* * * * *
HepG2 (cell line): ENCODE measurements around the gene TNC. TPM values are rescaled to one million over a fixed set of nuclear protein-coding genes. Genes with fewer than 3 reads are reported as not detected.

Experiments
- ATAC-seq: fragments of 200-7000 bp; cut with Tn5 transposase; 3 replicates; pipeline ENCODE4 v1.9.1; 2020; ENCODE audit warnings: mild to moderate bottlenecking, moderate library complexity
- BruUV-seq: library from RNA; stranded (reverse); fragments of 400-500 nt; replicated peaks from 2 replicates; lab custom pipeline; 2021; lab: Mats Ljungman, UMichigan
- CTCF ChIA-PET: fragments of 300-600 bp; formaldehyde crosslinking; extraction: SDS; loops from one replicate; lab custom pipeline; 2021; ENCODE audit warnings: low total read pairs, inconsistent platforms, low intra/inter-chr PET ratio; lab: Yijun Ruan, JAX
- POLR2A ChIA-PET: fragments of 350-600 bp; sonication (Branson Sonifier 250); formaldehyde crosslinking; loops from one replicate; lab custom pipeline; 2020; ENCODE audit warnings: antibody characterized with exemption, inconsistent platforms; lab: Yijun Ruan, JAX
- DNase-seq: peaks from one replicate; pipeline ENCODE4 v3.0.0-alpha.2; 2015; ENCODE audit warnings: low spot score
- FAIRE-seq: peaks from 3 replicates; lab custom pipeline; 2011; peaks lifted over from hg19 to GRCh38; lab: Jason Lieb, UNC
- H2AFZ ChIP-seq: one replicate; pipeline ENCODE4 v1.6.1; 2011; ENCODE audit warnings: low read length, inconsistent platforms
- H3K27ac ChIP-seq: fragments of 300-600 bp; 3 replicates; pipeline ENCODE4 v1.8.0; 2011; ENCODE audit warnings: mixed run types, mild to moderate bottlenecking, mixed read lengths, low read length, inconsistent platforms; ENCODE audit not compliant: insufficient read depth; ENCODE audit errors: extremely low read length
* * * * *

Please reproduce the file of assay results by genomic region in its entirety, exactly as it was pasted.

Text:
HepG2 (cell line): ENCODE measurements around the gene TNC. TPM values are rescaled to one million over a fixed set of nuclear protein-coding genes. Genes with fewer than 3 reads are reported as not detected.

Experiments
- ATAC-seq: fragments of 200-7000 bp; cut with Tn5 transposase; 3 replicates; pipeline ENCODE4 v1.9.1; 2020; ENCODE audit warnings: mild to moderate bottlenecking, moderate library complexity
- BruUV-seq: library from RNA; stranded (reverse); fragments of 400-500 nt; replicated peaks from 2 replicates; lab custom pipeline; 2021; lab: Mats Ljungman, UMichigan
- CTCF ChIA-PET: fragments of 300-600 bp; formaldehyde crosslinking; extraction: SDS; loops from one replicate; lab custom pipeline; 2021; ENCODE audit warnings: low total read pairs, inconsistent platforms, low intra/inter-chr PET ratio; lab: Yijun Ruan, JAX
- POLR2A ChIA-PET: fragments of 350-600 bp; sonication (Branson Sonifier 250); formaldehyde crosslinking; loops from one replicate; lab custom pipeline; 2020; ENCODE audit warnings: antibody characterized with exemption, inconsistent platforms; lab: Yijun Ruan, JAX
- DNase-seq: peaks from one replicate; pipeline ENCODE4 v3.0.0-alpha.2; 2015; ENCODE audit warnings: low spot score
- FAIRE-seq: peaks from 3 replicates; lab custom pipeline; 2011; peaks lifted over from hg19 to GRCh38; lab: Jason Lieb, UNC
- H2AFZ ChIP-seq: one replicate; pipeline ENCODE4 v1.6.1; 2011; ENCODE audit warnings: low read length, inconsistent platforms
- H3K27ac ChIP-seq: fragments of 300-600 bp; 3 replicates; pipeline ENCODE4 v1.8.0; 2011; ENCODE audit warnings: mixed run types, mild to moderate bottlenecking, mixed read lengths, low read length, inconsistent platforms; ENCODE audit not compliant: insufficient read depth; ENCODE audit errors: extremely low read length